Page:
Welch most definitely shares Carter’s perspective.
“I think his CD is fantastic”, said Welch.
“Everything about it is great. Mel's voice is great. He picked some of the best songs, and the arrangements are the best ever.”
Indeed, Mel Carter Continues is irrefutable proof that Carter remains one of the most supremely gifted artists in all of music. Blitz Magazine concurred, with Mel Carter Continues ranked as one of the three best new releases of 2015 in the annual Blitz Awards.
“I am so happy that he asked me to be a part of it”, said Welch.
“He is my friend and always will be. I have nothing but respect for one of the best singers ever, my friend Mel Carter!”
Duly enthusiastic about the project, Mel Carter recently shared with Blitz his insights into the creative process behind Mel Carter Continues, as well as some of the highlights of his long and most impressive career.
BLITZ: You initially recorded for Mercury and Philips in 1961-1962, and released an acclaimed duet single with Clydie King for Philips. In 1963, you signed with SAR Records' affiliate Derby label, which was co-owned by Sam Cooke. At Derby, you released three singles and an album that indicated both a shift in musical direction and seemingly greater attention to the intrinsic details of the recording process. Given that Cooke had a long standing reputation as a perfectionist, did his perspective impact you as such in the recording studio?
CARTER: Yes, his impact for the details in the music and arrangements was amazing to me. I think most of the session I was on cloud twenty-four! Funny, I remembered another connection with Sam through Bumps Blackwell.
I was signed to Mercury Records by Quincy Jones and had a single out, I Need You So. The Clydie King duet came after. I will try and find my 45 of the tune and see what the date is. I'm not sure but I think it is on the label. I do believe it was before the duet.
BLITZ: You moved to the Imperial label in 1964, just prior to Sam Cooke's tragic passing. What prompted you to join forces with Imperial?
CARTER: Sam had an option to pick up my contract for another year. Eddie Ray, who was the head of Imperial Records, had expressed an interest in having me at his label.
Zelda, who ran the office at SAR/Derby records, and I had a talk with Sam and J.W. (Alexander), Sam's partner, about getting out of the contract. Sam said that he would not stand in the way of my career and wished me all the best. He was that kind of a guy.
BLITZ: During your affiliation with Imperial Records, you made your mark in a most substantial way with covers of Karen Chandler's Hold Me, Thrill Me, Kiss Me and Don Cherry's Band Of Gold. Both featured lavish arrangements, even more so than did the original versions.
But you really demonstrated considerable ambition in 1966 by taking on the challenge of covering Adriano Celentano's Il Ragazzo Della Via Gluck. Francoise Hardy highlighted the high drama of the original when she interpreted it as La Maison Ou J'ai Grandi. Arguably, Verdelle Smith did the same thing when she brought the piece to the next level as Tar And Cement.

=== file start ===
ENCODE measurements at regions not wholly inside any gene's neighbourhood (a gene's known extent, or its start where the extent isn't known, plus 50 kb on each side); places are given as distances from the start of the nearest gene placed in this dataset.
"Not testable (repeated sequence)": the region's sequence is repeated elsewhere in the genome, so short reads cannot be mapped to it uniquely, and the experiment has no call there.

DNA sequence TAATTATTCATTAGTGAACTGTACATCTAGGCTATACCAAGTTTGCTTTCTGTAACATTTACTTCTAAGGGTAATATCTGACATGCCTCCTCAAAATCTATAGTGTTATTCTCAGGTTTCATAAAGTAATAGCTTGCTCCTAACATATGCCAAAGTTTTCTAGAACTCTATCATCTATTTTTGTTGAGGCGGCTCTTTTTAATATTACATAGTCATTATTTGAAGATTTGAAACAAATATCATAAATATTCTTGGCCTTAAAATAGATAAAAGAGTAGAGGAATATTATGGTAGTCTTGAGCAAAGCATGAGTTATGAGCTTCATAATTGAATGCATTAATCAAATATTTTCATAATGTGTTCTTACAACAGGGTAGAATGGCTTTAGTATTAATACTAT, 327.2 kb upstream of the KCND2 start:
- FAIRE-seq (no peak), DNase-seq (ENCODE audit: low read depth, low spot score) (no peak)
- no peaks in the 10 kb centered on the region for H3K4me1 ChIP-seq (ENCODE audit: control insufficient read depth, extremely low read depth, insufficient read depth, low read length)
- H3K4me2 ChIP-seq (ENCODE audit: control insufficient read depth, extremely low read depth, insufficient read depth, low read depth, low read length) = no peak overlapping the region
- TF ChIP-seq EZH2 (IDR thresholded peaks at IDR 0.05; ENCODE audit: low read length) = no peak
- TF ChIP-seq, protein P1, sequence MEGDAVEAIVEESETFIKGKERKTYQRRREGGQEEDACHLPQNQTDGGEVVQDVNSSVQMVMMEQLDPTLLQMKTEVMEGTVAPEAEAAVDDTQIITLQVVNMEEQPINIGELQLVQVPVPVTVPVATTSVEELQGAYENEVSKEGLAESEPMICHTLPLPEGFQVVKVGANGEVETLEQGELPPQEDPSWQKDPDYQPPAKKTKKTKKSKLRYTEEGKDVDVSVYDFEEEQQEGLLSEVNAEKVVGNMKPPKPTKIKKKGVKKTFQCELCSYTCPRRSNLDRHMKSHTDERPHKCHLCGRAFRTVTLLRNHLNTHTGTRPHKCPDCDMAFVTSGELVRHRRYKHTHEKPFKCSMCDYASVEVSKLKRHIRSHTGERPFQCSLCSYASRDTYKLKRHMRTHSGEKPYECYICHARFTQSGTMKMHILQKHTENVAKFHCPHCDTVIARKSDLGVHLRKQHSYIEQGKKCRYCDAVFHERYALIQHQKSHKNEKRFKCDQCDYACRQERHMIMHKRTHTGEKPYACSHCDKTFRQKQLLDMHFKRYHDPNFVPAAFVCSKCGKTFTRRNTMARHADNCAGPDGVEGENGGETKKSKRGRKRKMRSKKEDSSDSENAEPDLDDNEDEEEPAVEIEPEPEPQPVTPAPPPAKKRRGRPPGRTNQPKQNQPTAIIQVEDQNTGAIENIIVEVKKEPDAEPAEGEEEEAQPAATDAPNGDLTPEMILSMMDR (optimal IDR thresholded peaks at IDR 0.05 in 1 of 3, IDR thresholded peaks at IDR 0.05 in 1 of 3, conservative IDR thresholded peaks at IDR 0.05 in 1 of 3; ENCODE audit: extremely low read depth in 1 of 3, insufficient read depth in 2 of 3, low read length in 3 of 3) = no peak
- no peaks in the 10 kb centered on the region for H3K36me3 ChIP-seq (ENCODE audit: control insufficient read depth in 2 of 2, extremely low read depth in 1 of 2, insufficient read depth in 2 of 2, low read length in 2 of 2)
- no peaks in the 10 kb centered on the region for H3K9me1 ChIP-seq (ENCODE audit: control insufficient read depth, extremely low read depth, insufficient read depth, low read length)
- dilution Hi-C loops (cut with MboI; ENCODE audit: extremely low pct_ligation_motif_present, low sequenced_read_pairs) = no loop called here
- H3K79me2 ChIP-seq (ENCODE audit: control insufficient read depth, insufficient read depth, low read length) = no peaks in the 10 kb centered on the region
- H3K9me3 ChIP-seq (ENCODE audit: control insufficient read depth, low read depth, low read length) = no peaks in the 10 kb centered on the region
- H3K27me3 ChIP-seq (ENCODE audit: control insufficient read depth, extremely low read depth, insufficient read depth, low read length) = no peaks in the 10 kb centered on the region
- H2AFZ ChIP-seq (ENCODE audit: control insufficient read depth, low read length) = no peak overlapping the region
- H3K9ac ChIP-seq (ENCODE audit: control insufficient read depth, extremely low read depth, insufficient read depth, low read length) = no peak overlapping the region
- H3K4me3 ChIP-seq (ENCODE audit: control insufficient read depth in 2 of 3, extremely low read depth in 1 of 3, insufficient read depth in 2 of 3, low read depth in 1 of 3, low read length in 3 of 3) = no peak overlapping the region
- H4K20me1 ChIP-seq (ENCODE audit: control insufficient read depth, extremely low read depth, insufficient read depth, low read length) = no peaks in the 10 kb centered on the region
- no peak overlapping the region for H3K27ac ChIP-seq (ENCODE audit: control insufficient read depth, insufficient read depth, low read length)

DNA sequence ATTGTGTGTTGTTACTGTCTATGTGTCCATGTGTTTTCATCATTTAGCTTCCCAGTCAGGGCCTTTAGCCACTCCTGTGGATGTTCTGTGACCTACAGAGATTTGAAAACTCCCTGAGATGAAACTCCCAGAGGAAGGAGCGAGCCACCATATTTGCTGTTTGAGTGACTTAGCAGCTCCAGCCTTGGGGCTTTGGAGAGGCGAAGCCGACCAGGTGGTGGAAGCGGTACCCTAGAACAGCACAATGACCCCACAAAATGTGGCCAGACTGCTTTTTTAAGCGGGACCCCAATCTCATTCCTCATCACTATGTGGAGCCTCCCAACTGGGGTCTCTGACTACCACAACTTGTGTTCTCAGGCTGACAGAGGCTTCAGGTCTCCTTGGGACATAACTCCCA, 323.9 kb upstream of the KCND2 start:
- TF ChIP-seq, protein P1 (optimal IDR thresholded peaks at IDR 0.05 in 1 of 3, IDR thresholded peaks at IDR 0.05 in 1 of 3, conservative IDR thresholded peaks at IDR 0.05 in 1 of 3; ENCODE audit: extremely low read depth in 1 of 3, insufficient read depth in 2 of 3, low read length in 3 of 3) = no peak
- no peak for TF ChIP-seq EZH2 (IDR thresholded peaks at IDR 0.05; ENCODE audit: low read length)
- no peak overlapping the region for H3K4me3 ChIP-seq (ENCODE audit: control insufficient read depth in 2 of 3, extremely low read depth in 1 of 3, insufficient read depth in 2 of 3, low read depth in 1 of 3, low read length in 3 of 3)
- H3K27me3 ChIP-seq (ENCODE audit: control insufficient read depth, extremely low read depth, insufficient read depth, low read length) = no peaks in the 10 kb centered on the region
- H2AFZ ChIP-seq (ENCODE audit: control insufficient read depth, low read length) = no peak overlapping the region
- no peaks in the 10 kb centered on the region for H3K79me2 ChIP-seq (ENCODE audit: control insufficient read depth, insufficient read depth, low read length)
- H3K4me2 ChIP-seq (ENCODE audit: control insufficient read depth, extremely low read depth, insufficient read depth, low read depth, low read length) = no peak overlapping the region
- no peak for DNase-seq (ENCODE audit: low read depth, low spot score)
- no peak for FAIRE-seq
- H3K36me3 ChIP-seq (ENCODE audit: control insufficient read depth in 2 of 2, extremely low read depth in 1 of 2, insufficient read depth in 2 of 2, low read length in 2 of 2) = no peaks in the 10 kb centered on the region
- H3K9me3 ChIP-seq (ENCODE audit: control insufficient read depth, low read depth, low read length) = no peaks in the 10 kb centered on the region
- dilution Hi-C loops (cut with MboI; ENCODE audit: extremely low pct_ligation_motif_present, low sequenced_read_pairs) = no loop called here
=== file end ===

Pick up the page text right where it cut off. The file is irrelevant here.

Given the intrinsic challenges of such a composition, including minors, key changes, a formata that included a slight decrescendo and the like, you went for the only remaining viable option, which was to reinvent the piece and in a sense return to the unlikely optimism (at least in terms of delivery) of Celentano's original. What prompted you to take on such a challenging piece?
CARTER: Actually, it wasn't me who picked the song. In those days, the A&R department would pick the songs. At that time, I guess they thought I could sing anything!
All the hits I had in the beginning at Imperial were cover songs that had been hits some years earlier. They called me the bring back alive kid at the label!
BLITZ: While backstage after a performance at the Greek Theatre in Los Angeles in the early 1990s, you engaged in a spirited discussion about opera. Was that a new or recurring passion in your musical mission statement?
CARTER: I enjoy opera, having met some leading tenors who thought that with more study, I could possibly be working on stage with them. Ha, ha, ha!.
BLITZ: Your most recent release, Mel Carter Continues is an astounding testimony to both your creative vision and your formidable capabilities as a composer and vocalist. Interestingly enough, the album begins with your interpretation of Judy Holliday and Sydney Chaplin's Just In Time, which opens with such unlikely observations as, "I was resting comfortably face down in the gutter", "There's no hope for him, my dearest friends would mutter" and "I was something dragged in by the cat". While the subsequent lyrics of course take on a more positive approach, could those opening lines possibly suggest an undercurrent of the dichotomy that has persisted with regards to the ongoing dissimilarity of purpose between the gifted artist and the mainstream media for the past half century or so?